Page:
Obama orders closure of Gitmo, end of torture
Published: Thursday, January 22, 2009 at 10:46 a.m.
Last Modified: Thursday, January 22, 2009 at 10:46 a.m.
WASHINGTON — President Barack Obama began overhauling U.S. treatment of terror suspects Thursday, signing orders to close the Guantanamo Bay detention center, review military trials of suspects and ban the harshest interrogation methods.
With three executive orders and a presidential directive signed in the Oval Office, Obama started reshaping how the United States prosecutes and questions al-Qaida, Taliban or other foreign fighters who pose a threat to Americans.
The centerpiece order would close the much-maligned U.S. prison at Guantanamo Bay, Cuba, within a year, a complicated process with many unanswered questions that was nonetheless a key campaign promise of Obama's. The administration already has suspended trials for terrorist suspects at Guantanamo for 120 days pending a review of the military tribunals.
"We intend to win this fight. We're going to win it on our terms," Obama said of the war on terrorism. But he also said he didn't want to have to make a "false choice" between successfully waging war against terrorist organizations and hewing to U.S. human rights ideals in the process.
"This is following through not just on a commitment I made during the campaign but an understanding that dates back to our Founding Fathers, that we are willing to observe core standards of conduct — not just when it's easy but also when it's hard," the president said.
"We will be setting up a process" to figure out the logistics of closing down Guantanamo, Obama told reporters gathered in the Oval Office of the White House.
In other actions, Obama:
—Created a task force that would have 30 days to recommend policies on handling terror suspects who are detained in the future. Specifically, the group would look at where those detainees should be housed since Guantanamo is closing.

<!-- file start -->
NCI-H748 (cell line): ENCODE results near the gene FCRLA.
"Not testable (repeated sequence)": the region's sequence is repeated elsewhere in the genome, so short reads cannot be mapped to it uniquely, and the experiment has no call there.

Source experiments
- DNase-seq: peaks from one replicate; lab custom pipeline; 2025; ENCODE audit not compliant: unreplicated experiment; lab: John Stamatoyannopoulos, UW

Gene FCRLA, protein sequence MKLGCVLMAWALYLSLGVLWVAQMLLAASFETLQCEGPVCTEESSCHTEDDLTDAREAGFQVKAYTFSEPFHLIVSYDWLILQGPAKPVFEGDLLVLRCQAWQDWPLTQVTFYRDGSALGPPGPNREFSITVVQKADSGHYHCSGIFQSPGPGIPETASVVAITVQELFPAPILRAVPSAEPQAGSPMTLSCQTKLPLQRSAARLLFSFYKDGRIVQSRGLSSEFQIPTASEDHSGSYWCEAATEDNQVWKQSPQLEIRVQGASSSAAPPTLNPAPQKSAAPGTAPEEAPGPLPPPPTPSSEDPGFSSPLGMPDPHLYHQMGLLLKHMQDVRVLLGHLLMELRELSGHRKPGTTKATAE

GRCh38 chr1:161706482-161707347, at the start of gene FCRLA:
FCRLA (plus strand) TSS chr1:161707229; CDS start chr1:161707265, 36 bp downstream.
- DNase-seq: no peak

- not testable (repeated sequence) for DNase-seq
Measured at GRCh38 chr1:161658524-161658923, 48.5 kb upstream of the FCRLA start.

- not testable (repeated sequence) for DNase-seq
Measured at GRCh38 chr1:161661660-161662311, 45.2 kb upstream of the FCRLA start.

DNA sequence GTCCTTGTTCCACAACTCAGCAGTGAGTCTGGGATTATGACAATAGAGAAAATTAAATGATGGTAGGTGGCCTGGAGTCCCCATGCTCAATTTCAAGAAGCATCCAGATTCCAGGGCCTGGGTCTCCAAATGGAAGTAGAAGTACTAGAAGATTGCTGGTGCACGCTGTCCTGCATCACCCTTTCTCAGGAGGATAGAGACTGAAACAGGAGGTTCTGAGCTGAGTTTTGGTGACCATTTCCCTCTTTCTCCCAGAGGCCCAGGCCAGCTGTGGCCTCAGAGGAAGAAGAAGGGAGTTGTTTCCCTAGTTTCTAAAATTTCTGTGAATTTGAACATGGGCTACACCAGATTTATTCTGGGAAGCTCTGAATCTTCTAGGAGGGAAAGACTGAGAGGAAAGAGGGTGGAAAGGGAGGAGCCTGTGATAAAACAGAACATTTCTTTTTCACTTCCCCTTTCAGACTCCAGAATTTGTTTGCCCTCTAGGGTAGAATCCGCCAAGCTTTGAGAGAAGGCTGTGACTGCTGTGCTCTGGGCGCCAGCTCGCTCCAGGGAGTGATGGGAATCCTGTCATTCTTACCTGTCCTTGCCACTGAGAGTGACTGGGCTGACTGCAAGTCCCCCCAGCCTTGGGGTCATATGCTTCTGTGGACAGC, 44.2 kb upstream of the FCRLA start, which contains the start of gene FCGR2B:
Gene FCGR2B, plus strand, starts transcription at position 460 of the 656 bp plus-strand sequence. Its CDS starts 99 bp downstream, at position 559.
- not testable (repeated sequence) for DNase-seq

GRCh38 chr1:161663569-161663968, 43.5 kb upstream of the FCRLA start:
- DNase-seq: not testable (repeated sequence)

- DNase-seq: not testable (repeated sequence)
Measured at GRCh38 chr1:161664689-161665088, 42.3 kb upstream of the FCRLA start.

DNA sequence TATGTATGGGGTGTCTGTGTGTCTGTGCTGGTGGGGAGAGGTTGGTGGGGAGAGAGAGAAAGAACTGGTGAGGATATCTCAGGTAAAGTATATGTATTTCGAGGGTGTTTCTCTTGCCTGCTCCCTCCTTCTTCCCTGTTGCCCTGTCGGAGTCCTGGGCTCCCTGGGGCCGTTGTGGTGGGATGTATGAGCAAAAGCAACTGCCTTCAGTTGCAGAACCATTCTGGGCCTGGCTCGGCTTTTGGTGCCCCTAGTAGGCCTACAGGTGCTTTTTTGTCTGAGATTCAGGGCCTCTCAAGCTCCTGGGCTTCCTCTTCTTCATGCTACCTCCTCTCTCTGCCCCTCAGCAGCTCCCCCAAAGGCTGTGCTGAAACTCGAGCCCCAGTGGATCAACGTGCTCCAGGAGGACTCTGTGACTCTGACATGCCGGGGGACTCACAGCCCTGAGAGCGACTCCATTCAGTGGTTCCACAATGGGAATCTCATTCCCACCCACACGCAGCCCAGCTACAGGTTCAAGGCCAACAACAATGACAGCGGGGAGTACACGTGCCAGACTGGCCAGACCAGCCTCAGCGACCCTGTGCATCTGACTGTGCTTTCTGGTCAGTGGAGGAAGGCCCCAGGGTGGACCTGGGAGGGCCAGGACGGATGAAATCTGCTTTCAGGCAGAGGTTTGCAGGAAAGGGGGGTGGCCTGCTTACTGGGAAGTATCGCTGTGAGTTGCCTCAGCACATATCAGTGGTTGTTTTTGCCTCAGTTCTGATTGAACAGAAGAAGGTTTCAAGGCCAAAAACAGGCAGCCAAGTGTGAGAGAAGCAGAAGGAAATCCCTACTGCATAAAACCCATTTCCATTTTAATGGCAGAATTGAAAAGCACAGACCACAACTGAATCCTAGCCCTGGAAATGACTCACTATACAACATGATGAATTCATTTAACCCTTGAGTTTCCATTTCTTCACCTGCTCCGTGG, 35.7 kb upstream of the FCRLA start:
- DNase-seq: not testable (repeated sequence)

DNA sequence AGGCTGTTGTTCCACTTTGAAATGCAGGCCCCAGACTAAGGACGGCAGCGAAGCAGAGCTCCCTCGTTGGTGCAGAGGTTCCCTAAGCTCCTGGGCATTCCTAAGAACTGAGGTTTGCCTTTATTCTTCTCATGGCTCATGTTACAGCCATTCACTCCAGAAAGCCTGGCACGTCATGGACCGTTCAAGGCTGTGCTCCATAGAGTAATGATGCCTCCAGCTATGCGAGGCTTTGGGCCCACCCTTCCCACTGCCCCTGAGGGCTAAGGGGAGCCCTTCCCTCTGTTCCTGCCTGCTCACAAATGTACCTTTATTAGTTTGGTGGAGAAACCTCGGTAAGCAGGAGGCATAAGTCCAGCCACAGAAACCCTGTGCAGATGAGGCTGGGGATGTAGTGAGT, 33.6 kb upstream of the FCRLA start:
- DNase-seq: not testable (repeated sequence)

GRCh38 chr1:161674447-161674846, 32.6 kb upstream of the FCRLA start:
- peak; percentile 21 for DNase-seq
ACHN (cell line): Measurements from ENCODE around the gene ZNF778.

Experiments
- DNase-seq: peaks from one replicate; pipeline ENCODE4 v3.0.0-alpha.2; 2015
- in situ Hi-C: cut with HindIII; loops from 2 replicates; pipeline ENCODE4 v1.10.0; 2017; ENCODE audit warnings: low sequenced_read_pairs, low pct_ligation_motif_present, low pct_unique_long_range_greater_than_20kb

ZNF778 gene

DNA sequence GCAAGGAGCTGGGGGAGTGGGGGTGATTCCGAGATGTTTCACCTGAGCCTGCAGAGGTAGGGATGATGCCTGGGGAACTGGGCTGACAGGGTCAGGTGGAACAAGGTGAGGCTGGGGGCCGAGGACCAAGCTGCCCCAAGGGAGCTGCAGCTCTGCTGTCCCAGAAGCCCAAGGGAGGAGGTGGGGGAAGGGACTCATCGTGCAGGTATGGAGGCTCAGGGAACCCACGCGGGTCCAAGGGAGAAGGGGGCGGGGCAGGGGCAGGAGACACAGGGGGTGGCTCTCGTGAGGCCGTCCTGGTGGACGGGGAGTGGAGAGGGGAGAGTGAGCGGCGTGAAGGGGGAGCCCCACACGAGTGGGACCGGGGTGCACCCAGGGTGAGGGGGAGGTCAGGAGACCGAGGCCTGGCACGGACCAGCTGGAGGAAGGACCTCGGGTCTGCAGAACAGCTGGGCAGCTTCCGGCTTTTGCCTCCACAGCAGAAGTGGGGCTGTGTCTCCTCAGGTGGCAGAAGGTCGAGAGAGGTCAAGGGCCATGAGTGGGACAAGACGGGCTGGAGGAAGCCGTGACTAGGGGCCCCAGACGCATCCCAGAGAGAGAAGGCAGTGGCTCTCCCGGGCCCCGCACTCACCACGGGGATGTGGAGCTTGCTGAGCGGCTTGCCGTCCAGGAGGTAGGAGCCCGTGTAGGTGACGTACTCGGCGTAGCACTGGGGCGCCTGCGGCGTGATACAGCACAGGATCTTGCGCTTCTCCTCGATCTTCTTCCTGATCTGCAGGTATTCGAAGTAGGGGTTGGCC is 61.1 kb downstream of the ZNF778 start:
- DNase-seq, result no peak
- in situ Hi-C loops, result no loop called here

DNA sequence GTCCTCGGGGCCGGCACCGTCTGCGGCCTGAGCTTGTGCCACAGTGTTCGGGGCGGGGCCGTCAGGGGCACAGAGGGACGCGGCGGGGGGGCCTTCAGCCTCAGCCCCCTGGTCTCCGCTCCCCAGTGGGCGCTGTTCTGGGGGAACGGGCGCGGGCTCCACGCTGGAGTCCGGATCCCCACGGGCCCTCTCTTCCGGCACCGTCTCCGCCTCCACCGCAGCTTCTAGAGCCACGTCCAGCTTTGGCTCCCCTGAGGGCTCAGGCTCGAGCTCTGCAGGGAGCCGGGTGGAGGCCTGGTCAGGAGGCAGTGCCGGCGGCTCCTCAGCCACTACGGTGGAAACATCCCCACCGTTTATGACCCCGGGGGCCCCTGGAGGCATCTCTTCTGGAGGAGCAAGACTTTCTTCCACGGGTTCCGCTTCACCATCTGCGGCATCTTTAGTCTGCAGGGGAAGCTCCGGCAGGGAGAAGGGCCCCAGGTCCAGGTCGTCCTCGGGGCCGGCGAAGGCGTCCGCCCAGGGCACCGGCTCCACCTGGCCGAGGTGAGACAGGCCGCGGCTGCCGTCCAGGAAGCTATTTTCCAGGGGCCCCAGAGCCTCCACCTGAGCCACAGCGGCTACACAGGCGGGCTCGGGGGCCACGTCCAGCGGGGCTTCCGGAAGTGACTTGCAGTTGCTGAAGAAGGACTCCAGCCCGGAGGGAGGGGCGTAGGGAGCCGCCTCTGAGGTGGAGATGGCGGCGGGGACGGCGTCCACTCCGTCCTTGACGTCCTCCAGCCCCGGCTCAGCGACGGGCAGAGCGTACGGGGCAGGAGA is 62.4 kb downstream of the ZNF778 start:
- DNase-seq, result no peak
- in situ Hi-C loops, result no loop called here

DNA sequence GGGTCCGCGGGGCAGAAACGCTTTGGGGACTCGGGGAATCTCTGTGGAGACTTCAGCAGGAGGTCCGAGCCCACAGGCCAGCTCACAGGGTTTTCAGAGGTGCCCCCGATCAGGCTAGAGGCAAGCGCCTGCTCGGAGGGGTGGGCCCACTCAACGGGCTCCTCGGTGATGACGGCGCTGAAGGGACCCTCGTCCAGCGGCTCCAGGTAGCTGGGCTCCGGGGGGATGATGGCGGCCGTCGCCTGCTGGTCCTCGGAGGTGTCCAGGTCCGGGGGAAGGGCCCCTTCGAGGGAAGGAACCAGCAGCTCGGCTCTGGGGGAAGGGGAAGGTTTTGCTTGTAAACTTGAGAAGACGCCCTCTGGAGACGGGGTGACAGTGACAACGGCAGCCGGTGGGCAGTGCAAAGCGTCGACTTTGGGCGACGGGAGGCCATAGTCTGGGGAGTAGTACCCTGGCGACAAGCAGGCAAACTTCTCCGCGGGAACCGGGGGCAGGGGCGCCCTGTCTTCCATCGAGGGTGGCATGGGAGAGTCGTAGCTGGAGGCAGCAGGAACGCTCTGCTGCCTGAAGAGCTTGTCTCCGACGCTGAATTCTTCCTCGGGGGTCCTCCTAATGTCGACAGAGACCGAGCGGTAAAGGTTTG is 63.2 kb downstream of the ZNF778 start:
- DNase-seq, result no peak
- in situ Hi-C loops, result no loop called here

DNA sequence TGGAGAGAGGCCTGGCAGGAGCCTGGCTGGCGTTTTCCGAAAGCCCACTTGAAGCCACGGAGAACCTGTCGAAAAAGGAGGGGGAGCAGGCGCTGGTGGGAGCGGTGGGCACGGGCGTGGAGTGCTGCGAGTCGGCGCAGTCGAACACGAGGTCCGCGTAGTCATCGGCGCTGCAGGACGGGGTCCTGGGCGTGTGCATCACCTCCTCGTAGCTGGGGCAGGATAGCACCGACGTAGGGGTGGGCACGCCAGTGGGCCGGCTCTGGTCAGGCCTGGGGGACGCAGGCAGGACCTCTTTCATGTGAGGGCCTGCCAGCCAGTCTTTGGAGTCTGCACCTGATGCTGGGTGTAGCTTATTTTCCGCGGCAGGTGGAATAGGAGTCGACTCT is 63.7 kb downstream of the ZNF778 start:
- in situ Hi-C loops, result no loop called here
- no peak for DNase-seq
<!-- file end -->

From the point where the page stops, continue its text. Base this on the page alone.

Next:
—Required all U.S. personnel to follow the U.S. Army Field Manual while interrogating detainees. The manual explicitly prohibits threats, coercion, physical abuse and waterboarding, a technique that creates the sensation of drowning and has been termed a form of torture by critics. However, a Capitol Hill aide says that the administration also is planning a study of more aggressive interrogation methods that could be added to the Army manual — which would create a significant loophole to Obama's action Thursday.
—Directed the Justice Department to review the case of Qatar native Ali al-Marri, who is the only enemy combatant currently being held on U.S. soil. The review will look at whether al-Marri has the right to sue the government for his freedom, a right the Supreme Court already has given to Guantanamo detainees. The directive will ask the high court for a stay in al-Marri's appeals case while the review is ongoing. The government says al-Marri is an al-Qaida sleeper agent.
An estimated 245 men are being held at the U.S. naval base in Cuba, most of whom have been detained for years without being charged with a crime. Among the sticky issues the Obama administration has to resolve are where to put those detainees — whether back in their home countries or at other federal detention centers — and how to prosecute some of them for war crimes.
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